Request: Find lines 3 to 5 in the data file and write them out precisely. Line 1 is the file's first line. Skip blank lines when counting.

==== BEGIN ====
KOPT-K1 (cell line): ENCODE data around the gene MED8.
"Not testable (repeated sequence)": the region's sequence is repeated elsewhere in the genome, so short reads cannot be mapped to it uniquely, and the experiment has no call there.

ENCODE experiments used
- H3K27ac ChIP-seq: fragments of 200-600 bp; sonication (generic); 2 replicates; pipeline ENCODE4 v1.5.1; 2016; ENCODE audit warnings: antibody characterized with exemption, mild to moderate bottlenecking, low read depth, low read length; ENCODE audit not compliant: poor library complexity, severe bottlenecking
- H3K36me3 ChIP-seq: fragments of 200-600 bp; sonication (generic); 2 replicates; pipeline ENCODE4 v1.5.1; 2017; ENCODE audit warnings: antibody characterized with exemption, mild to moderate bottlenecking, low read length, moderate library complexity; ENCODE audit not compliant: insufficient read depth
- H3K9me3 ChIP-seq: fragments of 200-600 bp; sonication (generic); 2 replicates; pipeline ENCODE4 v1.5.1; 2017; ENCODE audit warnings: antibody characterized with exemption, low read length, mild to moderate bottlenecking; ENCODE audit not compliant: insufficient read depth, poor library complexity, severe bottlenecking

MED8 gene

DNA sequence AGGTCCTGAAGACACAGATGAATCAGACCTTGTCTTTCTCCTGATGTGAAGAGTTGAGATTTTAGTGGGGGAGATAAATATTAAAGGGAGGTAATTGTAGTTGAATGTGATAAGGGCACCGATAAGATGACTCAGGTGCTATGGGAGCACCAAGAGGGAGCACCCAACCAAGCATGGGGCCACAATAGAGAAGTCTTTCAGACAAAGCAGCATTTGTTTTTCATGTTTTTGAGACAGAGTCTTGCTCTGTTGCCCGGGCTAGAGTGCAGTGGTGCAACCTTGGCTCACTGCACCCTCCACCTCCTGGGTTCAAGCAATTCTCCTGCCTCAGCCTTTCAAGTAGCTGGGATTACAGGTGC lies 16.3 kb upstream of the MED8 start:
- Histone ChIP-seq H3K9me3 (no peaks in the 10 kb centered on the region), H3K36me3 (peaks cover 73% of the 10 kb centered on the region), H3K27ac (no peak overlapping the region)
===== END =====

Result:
ENCODE experiments used
- H3K27ac ChIP-seq: fragments of 200-600 bp; sonication (generic); 2 replicates; pipeline ENCODE4 v1.5.1; 2016; ENCODE audit warnings: antibody characterized with exemption, mild to moderate bottlenecking, low read depth, low read length; ENCODE audit not compliant: poor library complexity, severe bottlenecking
- H3K36me3 ChIP-seq: fragments of 200-600 bp; sonication (generic); 2 replicates; pipeline ENCODE4 v1.5.1; 2017; ENCODE audit warnings: antibody characterized with exemption, mild to moderate bottlenecking, low read length, moderate library complexity; ENCODE audit not compliant: insufficient read depth